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The Korea Daily files request for body cam records of police shooting Yong Yang

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In response to the incident of Yong Yang, a mentally ill Korean American who was shot dead by police on May 2, the Korea Daily filed a Request for Records under the Public Records Act against the city of Los Angeles and the Los Angeles Police Department (LAPD) on May 10.

This is an exercise of journalistic rights to demand a transparent and fair investigation by the LAPD.

The request, made in collaboration with attorney Chanyong Jeong, seeks all video footage and audio recordings from all body cameras or in-car digital cameras of officers responding to the scene during the time of the incident from 10:50 a.m. to 3 p.m. and all audio recordings of the 911 call from the location of the incident around 11 a.m.

Close-up of police body camera
The Korea Daily and Attorney Chanyong Jeong requested records related to the shooting on May 2 that killed mentally ill Korean-American Yong Yang.

 

The California Public Records Act (PRA) requires the City of Los Angeles to respond to public records requests within 10 days. Under certain circumstances, it can be extended for 14 more days, but the requesting party must be notified in writing of the reason for the extension and the expected decision date.

“If they don’t respond by May 20, we plan to file a civil lawsuit,” Jeong said. If a request for public records is unreasonably delayed or excessively denied on the grounds of an investigation, a Writ of Mandamus can be filed to compel disclosure.

“In order to get to the core of the case, which is ‘why did the police shoot,’ the disclosure of the body cameras and communications records must be hastened,” Jeong said, adding “While more records can be requested, we started with two records to accelerate the police’s 45-day deadline for disclosure of the body cameras.”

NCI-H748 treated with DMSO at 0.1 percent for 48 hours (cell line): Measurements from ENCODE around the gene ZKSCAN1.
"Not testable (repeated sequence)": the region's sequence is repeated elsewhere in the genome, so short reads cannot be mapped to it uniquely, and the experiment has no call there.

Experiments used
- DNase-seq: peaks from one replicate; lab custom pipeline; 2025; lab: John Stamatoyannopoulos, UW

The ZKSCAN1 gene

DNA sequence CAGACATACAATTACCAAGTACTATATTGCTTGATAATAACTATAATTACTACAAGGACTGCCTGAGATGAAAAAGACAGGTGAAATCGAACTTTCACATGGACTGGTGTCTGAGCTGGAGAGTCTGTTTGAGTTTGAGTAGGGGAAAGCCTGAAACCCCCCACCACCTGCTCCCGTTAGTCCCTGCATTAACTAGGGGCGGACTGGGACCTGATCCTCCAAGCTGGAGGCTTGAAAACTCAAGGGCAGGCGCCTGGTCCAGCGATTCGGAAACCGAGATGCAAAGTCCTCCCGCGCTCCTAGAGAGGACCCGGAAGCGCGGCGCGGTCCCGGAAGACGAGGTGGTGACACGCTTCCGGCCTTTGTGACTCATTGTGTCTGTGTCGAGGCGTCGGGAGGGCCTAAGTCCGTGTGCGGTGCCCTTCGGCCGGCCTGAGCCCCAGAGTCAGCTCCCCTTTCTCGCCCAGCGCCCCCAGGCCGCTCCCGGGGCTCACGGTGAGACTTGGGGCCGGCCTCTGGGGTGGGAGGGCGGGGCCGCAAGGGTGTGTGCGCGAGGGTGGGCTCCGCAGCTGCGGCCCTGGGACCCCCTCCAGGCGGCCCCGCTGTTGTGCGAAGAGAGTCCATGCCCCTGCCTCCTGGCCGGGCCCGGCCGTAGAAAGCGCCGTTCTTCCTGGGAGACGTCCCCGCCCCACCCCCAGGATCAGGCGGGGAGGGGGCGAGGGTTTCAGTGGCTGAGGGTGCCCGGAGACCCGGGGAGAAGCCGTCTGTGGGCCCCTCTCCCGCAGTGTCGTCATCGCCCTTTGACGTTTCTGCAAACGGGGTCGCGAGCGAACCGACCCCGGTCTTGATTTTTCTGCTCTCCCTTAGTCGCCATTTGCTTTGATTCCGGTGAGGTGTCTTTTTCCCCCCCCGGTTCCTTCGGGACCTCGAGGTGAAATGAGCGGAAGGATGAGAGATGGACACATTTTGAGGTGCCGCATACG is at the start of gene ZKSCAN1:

“Of course, there are restrictions on disclosing anything that could pose a threat to national security or compromise personal information,” he said. “However, there is a precedent that 911 calls and responses are considered public affairs and therefore not subject to investigative confidentiality. It may take time to blur parts of the video to protect privacy, but the information must eventually be disclosed.”

Public records requests put pressure on the city governments, he says.

In 2018, Jeong filed public records requests against Mayor Eric Garcetti, City Council President Herb Wesson, and others during the controversy over a temporary shelter for homeless people in Los Angeles Koreatown. The documents revealed that the shelter site was decided hastily in just a day without consultation with the Korean American community and played a crucial role in gathering public opinion against the shelter. Jeong also requested information from the LAUSD regarding the incident involving the mural of the ‘Rising Sun’ symbol painted on the outside wall of the Robert F. Kennedy Community School gymnasium in the same year.

“They have no choice but to cooperate, as taking it to court would require considerable time and money,” said Jeong.

BY SUAH JANG, HOONSIK WOO [jang.suah@koreadaily.com]

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